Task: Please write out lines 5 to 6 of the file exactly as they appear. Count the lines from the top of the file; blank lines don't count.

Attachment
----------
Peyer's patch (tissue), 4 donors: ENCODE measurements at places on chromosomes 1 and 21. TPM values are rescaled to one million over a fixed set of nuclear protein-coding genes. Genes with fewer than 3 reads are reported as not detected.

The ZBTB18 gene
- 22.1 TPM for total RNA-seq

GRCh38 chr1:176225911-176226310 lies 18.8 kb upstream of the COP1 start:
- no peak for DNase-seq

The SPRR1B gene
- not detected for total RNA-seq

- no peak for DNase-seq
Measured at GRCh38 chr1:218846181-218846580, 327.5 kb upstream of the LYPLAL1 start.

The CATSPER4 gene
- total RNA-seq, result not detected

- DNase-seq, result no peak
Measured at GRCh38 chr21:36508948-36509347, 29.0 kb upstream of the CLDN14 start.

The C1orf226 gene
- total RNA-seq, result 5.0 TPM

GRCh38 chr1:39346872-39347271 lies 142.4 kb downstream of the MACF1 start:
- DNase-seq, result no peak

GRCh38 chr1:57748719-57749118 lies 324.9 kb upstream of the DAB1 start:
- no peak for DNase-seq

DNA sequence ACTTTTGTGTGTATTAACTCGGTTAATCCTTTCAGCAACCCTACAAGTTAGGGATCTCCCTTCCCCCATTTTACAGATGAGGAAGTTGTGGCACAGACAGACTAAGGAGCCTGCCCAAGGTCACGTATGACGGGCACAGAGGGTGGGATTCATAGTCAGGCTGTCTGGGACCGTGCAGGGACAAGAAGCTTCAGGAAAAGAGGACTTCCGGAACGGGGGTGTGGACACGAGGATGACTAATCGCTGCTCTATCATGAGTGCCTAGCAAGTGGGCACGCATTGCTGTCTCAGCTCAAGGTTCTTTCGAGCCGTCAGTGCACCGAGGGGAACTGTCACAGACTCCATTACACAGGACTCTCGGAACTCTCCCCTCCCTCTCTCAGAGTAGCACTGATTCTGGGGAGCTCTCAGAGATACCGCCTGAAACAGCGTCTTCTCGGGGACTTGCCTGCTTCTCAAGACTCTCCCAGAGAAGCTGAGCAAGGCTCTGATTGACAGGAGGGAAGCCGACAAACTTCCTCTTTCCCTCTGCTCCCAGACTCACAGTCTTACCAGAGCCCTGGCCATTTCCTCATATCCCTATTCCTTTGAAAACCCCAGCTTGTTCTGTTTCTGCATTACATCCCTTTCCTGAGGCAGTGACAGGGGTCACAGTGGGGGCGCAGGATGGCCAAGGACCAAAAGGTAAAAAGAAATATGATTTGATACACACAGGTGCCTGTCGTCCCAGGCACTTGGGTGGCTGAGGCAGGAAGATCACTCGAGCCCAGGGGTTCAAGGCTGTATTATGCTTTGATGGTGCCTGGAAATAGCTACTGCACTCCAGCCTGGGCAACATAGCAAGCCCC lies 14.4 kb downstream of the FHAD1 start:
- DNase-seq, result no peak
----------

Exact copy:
- no peak for DNase-seq

The SPRR1B gene